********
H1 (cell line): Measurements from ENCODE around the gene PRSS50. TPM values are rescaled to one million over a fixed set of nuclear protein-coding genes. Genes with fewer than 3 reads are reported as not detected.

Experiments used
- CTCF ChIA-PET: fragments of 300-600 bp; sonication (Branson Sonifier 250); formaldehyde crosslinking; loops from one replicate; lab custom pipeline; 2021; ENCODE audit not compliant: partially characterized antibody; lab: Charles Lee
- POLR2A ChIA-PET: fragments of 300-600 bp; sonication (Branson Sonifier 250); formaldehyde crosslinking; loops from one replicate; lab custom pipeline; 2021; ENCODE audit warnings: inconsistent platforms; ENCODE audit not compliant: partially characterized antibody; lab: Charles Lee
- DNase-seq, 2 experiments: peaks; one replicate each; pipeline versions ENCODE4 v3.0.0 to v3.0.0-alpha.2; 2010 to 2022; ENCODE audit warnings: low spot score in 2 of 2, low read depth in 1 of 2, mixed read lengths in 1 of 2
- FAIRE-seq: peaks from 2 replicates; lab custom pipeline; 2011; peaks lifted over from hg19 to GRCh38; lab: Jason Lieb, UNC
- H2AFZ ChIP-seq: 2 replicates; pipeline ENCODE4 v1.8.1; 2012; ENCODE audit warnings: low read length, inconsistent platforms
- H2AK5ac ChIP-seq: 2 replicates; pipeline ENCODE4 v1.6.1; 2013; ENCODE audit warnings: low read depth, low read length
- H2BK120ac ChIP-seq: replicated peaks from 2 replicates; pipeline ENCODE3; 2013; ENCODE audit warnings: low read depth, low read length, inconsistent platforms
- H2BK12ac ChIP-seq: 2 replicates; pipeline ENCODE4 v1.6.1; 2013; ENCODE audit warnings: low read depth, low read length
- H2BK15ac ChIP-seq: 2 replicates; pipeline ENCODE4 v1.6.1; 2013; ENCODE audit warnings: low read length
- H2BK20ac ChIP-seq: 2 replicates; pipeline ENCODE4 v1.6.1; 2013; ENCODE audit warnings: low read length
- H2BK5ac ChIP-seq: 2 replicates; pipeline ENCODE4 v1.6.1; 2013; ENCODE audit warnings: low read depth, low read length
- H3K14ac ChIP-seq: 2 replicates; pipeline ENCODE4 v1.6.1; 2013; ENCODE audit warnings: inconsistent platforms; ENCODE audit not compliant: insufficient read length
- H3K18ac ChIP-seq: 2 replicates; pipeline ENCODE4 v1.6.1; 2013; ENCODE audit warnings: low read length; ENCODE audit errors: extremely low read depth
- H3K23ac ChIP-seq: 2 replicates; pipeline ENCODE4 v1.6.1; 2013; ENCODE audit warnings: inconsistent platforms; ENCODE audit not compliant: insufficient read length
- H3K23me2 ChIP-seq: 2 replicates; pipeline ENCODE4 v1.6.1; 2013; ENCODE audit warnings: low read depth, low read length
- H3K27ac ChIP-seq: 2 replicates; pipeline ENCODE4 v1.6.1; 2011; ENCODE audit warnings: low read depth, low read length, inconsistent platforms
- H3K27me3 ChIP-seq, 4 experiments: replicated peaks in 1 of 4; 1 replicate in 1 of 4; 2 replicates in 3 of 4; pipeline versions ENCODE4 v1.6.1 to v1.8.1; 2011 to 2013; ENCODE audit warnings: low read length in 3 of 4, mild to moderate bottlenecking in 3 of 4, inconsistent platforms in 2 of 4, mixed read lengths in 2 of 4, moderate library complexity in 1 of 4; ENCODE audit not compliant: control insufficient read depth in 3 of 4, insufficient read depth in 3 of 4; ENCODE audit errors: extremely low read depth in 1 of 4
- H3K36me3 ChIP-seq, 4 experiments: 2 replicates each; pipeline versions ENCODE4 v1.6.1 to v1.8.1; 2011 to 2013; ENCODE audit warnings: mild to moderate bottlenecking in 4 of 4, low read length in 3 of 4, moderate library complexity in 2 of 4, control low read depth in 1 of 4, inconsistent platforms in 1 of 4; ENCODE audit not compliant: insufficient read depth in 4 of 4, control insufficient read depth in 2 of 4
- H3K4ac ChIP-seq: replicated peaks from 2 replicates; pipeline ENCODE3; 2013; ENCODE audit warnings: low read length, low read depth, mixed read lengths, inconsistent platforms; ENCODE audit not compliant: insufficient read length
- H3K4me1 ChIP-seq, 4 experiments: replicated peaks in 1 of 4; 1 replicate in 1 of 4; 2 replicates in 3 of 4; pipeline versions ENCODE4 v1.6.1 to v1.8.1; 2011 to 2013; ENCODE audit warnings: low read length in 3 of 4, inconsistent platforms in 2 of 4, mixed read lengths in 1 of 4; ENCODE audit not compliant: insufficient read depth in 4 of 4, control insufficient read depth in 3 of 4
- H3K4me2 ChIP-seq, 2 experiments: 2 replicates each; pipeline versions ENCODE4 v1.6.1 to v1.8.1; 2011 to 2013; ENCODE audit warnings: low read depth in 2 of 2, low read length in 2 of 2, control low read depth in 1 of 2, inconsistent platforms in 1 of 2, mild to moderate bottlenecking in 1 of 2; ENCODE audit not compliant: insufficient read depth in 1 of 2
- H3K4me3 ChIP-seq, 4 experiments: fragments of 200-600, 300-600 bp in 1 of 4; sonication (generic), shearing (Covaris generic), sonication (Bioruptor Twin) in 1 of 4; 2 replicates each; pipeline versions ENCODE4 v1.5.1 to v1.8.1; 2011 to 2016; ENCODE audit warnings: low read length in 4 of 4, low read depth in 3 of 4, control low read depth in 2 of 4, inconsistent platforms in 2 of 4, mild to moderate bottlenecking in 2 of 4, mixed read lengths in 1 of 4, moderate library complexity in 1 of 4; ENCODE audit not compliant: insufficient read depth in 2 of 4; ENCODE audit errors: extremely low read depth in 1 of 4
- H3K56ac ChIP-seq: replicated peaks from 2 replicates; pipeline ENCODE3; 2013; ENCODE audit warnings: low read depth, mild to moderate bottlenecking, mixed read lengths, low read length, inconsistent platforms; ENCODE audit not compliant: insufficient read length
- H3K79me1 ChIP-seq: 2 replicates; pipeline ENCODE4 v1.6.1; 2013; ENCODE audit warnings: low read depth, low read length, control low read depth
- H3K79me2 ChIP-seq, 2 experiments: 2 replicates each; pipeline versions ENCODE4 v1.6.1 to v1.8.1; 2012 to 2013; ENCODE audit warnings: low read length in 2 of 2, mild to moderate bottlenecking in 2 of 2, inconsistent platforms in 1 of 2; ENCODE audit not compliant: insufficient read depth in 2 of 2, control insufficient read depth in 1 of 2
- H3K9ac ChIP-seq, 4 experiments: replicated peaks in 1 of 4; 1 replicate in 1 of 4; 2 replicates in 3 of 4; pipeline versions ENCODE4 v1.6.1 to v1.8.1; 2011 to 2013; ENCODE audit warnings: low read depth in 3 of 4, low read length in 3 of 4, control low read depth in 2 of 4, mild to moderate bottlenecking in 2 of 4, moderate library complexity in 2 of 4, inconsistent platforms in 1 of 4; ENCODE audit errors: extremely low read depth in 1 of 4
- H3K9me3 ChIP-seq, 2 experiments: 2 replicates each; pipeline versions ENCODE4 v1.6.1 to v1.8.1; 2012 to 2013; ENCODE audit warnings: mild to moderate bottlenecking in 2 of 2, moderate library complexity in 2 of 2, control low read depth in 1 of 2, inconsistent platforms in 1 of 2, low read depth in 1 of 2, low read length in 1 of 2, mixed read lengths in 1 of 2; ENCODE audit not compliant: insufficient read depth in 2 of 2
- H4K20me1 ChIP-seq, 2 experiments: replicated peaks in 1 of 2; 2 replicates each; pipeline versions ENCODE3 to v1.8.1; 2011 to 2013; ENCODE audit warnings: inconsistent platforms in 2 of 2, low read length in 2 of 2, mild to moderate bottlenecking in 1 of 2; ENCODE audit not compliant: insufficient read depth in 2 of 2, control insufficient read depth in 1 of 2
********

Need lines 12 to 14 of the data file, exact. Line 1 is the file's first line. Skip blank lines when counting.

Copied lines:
- H2BK20ac ChIP-seq: 2 replicates; pipeline ENCODE4 v1.6.1; 2013; ENCODE audit warnings: low read length
- H2BK5ac ChIP-seq: 2 replicates; pipeline ENCODE4 v1.6.1; 2013; ENCODE audit warnings: low read depth, low read length
- H3K14ac ChIP-seq: 2 replicates; pipeline ENCODE4 v1.6.1; 2013; ENCODE audit warnings: inconsistent platforms; ENCODE audit not compliant: insufficient read length